In silico screening of carbon-capture materials

Journal name:
Nature Materials
Volume:
11,
Pages:
633–641
Year published:
DOI:
doi:10.1038/nmat3336
Received
Accepted
Published online

Abstract

One of the main bottlenecks to deploying large-scale carbon dioxide capture and storage (CCS) in power plants is the energy required to separate the CO2 from flue gas. For example, near-term CCS technology applied to coal-fired power plants is projected to reduce the net output of the plant by some 30% and to increase the cost of electricity by 60–80%. Developing capture materials and processes that reduce the parasitic energy imposed by CCS is therefore an important area of research. We have developed a computational approach to rank adsorbents for their performance in CCS. Using this analysis, we have screened hundreds of thousands of zeolite and zeolitic imidazolate framework structures and identified many different structures that have the potential to reduce the parasitic energy of CCS by 30–40% compared with near-term technologies.

At a glance

Figures

  1. Hybrid pressure and temperature swing adsorption.
    Figure 1: Hybrid pressure and temperature swing adsorption.

    In the adsorption step (1) the flue gas is brought into contact with the solid adsorbent. The material selectively adsorbs CO2 and (nearly) pure N2 leaves the adsorber. When the adsorber is saturated, it is regenerated (2) by heating the system and/or applying a vacuum. The purge (3) and cooling or repressurization step (4) brings the system back to its original state (1). The amount of CO2 that is removed from the flue gas in a single cycle defines the working capacity of a material. The regenerated CO2 is subsequently pressurized to 150 bar for geological storage.

  2. (Mixture) adsorption isotherms.
    Figure 2: (Mixture) adsorption isotherms.

    af, Probability distribution of the energies of a particle inserted in the pores (a,d) pure component isotherms for CO2 and N2 and pure CO2 isotherms at different temperatures (b,e) and mixture isotherms (c,f) for two materials: the zeolite SIV (ac) and the predicted zeolite PCOD8286959 (df). The symbols are the results from the GCMC simulations and the lines are the results of our methodology using the GPU calculations.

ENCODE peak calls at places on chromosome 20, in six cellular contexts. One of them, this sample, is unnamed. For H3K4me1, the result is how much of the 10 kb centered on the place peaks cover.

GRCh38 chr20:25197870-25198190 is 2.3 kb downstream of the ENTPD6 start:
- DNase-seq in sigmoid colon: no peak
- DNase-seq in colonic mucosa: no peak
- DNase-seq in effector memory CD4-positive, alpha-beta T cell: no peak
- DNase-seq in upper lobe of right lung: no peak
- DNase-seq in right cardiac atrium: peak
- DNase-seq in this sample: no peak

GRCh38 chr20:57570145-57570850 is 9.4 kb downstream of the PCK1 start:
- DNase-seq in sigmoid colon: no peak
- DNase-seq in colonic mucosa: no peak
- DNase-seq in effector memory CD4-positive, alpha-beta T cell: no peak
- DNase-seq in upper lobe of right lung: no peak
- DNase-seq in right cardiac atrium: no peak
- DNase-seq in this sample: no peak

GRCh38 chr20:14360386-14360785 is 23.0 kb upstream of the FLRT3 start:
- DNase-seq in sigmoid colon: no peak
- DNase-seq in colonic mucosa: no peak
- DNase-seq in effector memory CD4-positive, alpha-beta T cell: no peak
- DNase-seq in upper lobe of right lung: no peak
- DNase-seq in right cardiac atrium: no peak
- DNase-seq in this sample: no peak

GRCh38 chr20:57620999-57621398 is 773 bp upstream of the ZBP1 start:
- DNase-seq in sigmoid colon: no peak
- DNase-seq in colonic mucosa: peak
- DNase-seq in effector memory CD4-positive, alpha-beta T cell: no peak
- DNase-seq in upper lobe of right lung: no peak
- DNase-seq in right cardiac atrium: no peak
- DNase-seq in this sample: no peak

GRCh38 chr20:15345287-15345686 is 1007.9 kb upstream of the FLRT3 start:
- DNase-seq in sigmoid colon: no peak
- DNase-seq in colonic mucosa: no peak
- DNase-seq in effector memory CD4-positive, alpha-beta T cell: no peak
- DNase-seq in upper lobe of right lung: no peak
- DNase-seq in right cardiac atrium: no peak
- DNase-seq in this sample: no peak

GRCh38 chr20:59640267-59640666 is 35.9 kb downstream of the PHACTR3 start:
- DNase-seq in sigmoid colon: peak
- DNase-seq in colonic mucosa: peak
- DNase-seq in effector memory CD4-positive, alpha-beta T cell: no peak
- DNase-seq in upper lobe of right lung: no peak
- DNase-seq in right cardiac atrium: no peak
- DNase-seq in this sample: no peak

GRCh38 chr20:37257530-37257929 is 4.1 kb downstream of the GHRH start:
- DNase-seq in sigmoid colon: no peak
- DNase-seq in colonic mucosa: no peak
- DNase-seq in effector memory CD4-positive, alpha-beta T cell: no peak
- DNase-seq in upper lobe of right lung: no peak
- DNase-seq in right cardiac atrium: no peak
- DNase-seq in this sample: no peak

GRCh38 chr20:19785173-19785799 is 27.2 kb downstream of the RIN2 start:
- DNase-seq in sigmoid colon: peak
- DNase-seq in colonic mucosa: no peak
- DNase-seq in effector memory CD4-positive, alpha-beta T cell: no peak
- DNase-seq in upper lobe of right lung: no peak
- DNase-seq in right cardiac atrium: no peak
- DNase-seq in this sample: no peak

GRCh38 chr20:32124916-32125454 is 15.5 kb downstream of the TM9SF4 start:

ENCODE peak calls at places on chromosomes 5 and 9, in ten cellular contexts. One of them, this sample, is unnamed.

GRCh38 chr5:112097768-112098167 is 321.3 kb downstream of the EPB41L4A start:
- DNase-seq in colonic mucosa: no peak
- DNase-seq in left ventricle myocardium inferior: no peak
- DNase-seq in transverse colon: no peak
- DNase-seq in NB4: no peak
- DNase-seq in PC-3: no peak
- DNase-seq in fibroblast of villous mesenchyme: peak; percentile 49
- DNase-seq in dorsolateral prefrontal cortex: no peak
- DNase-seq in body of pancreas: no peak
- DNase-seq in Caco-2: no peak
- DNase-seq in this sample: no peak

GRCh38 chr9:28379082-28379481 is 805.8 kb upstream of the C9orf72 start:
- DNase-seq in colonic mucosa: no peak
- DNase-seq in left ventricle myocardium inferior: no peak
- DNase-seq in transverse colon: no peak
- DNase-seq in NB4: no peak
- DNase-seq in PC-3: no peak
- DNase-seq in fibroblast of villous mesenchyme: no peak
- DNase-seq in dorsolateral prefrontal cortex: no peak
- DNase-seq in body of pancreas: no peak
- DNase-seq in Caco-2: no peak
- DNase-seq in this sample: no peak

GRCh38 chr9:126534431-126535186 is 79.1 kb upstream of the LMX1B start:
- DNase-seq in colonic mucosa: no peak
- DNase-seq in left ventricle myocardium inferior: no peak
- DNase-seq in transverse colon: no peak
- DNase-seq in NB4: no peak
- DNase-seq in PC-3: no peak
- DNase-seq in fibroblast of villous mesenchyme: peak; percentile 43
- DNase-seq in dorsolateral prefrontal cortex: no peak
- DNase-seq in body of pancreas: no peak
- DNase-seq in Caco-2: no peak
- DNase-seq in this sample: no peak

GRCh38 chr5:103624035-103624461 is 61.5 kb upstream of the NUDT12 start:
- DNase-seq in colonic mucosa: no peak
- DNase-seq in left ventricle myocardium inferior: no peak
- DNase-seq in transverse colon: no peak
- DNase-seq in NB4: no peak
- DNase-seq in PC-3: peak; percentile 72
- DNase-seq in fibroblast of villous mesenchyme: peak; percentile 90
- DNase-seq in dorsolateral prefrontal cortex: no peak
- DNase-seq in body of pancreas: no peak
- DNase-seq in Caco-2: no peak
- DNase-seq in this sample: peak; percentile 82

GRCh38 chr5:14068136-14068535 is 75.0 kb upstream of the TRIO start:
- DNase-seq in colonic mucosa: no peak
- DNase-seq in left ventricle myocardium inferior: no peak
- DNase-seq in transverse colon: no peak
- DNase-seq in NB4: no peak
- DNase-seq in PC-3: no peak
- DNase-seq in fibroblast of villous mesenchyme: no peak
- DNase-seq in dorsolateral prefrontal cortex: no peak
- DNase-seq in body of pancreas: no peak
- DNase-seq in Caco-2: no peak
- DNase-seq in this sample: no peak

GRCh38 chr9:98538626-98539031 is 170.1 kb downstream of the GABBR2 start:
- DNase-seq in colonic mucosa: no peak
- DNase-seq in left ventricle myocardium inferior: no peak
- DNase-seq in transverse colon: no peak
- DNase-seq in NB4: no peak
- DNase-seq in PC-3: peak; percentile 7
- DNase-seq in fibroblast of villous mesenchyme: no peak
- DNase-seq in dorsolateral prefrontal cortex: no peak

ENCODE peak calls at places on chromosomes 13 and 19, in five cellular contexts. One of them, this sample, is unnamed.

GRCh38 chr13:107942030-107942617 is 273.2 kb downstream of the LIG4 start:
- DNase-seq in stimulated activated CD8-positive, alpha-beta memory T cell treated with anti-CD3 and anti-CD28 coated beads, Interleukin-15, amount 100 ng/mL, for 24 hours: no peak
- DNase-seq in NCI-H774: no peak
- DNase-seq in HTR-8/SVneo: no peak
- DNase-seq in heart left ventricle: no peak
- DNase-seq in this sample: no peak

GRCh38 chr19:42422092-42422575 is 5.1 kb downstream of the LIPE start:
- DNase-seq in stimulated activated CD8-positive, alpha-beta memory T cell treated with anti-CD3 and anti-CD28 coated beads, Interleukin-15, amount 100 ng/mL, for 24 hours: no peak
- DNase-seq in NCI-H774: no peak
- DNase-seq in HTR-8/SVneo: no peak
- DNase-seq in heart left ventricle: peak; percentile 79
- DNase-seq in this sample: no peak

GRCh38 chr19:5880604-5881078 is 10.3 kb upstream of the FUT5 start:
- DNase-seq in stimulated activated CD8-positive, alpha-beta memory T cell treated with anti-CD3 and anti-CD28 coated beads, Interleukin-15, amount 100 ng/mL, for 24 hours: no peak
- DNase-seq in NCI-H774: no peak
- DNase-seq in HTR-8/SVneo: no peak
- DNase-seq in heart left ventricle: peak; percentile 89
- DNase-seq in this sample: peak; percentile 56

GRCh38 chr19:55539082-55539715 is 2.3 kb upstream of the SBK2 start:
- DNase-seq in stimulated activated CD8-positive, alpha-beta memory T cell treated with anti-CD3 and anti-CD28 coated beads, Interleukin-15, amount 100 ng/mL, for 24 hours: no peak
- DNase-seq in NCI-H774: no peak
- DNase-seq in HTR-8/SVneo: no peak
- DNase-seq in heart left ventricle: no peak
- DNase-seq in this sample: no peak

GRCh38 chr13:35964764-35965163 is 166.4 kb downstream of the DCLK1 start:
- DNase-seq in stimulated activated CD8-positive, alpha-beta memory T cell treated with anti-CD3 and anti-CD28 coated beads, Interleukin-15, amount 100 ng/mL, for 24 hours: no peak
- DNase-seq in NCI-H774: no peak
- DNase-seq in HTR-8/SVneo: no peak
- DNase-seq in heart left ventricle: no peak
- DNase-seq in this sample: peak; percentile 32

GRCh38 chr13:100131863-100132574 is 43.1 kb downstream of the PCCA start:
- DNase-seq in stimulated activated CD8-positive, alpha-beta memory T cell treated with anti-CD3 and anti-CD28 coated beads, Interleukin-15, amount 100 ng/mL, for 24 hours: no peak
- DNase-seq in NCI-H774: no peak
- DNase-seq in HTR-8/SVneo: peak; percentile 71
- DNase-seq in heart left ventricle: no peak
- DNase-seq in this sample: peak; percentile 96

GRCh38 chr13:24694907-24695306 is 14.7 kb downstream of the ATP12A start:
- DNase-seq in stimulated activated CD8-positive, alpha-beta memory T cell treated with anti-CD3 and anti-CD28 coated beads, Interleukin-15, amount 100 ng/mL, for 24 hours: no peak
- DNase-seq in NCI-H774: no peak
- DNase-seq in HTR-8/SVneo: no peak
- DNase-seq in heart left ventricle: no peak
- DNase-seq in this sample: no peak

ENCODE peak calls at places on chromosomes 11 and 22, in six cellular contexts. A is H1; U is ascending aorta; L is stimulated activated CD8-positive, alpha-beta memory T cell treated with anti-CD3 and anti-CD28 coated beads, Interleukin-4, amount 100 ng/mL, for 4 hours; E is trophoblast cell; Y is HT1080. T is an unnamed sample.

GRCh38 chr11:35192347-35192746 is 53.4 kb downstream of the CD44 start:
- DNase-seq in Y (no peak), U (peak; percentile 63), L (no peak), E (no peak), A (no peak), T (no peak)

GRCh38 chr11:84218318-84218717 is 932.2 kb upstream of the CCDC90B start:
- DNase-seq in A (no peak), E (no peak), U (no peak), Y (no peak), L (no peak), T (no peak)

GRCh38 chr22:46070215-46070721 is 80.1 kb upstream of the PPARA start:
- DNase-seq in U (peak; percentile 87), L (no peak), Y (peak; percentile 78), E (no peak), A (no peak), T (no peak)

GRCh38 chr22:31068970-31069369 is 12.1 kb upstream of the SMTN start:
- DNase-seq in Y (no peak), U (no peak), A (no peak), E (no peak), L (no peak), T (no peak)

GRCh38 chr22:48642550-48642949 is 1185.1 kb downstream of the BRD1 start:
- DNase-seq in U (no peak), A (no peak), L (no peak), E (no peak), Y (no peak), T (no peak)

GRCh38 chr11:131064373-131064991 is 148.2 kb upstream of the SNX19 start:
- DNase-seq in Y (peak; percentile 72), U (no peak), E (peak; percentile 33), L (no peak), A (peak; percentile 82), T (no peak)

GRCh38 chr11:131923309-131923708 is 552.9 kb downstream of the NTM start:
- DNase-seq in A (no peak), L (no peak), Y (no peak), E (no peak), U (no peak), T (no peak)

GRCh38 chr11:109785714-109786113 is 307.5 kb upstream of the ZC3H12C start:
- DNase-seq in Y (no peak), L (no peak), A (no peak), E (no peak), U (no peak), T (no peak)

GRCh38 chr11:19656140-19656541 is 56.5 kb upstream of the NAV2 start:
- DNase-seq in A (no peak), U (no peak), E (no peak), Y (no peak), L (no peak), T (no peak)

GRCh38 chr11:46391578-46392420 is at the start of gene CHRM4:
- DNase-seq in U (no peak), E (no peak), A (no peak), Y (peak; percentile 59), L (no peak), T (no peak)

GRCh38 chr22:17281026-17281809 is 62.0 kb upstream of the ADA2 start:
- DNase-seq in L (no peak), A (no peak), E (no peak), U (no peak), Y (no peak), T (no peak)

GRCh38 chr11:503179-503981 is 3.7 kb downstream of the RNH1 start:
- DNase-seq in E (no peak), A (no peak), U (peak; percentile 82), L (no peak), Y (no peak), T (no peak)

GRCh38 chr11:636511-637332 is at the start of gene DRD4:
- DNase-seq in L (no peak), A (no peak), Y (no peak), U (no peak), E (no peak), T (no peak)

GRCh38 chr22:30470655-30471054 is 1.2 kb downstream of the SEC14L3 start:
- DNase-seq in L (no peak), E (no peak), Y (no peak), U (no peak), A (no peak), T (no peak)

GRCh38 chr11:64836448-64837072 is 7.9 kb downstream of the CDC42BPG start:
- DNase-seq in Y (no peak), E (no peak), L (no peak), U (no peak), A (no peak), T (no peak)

3. Parasitic energy as a function of the Henry coefficient of CO2 for all silica zeolite structures.
    Figure 3: Parasitic energy as a function of the Henry coefficient of CO2 for all silica zeolite structures.

    a,b, The Henry coefficient can be obtained from the adsorption isotherm; at sufficiently low pressure the Henry coefficient multiplied by the pressure gives the number of adsorbed molecules. In a we compare the IZA zeolite structures (red squares) with the predicted structures (blue circles). The open blue circles are computationally predicted structures near the low-density feasibility line, which are most likely to be synthesizable. The green line gives the parasitic energy of the current monoethanolamine (MEA) technology, and the black line is the minimal parasitic energy observed for a given value of the Henry coefficient in the all-silica structures. In the Supplementary Information we show the sensitivity of the parasitic energy to uncertainties in our parameters. In this graph, we plotted a representative fraction of all structures. More data can be found at www.carboncapturematerials.org. On the website, every data point can also be linked to a structure. b gives some examples of the optimal all-silica structures; out of the fifty top performing materials we selected the six most diverse. The figures show the atoms of materials as ball and stick (O, red; Si, tan). The surface gives the local free energies in the pores of the material, where warmer colours indicate the dominant CO2 adsorption sites.

  4. Adsorption isotherms.
    Figure 4: Adsorption isotherms.